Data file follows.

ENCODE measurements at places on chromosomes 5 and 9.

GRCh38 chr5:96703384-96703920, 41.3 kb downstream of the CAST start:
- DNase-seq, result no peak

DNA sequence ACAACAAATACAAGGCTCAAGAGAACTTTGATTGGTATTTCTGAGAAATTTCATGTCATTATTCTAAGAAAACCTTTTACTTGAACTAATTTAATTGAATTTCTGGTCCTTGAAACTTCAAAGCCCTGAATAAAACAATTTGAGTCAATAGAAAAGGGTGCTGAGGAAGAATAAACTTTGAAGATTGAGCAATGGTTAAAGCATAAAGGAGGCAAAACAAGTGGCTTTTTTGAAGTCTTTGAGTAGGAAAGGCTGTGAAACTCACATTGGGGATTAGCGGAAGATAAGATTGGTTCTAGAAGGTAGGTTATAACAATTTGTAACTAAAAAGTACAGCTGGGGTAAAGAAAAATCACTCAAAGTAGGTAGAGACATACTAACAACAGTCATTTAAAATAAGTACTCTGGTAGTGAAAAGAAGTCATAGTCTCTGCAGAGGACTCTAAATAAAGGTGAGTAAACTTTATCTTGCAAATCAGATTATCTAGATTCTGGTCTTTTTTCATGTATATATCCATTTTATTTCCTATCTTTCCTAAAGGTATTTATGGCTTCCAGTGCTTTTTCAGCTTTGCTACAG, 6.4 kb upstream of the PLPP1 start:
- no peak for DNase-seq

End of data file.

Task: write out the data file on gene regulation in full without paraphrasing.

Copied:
ENCODE measurements at places on chromosomes 5 and 9.

GRCh38 chr5:96703384-96703920, 41.3 kb downstream of the CAST start:
- DNase-seq, result no peak

DNA sequence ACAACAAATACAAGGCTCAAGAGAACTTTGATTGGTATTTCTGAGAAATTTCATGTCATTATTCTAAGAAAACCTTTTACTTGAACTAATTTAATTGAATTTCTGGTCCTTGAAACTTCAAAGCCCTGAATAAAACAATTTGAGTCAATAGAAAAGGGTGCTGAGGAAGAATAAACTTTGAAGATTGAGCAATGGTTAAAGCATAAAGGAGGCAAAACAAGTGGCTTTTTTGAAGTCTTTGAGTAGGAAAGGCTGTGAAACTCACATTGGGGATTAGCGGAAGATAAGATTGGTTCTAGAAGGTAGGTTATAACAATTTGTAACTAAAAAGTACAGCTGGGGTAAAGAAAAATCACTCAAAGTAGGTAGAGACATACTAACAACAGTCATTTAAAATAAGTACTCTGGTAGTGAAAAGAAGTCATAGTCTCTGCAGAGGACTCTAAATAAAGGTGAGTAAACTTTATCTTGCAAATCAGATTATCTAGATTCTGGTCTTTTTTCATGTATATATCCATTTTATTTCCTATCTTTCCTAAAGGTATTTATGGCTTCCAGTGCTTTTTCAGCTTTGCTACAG, 6.4 kb upstream of the PLPP1 start:
- no peak for DNase-seq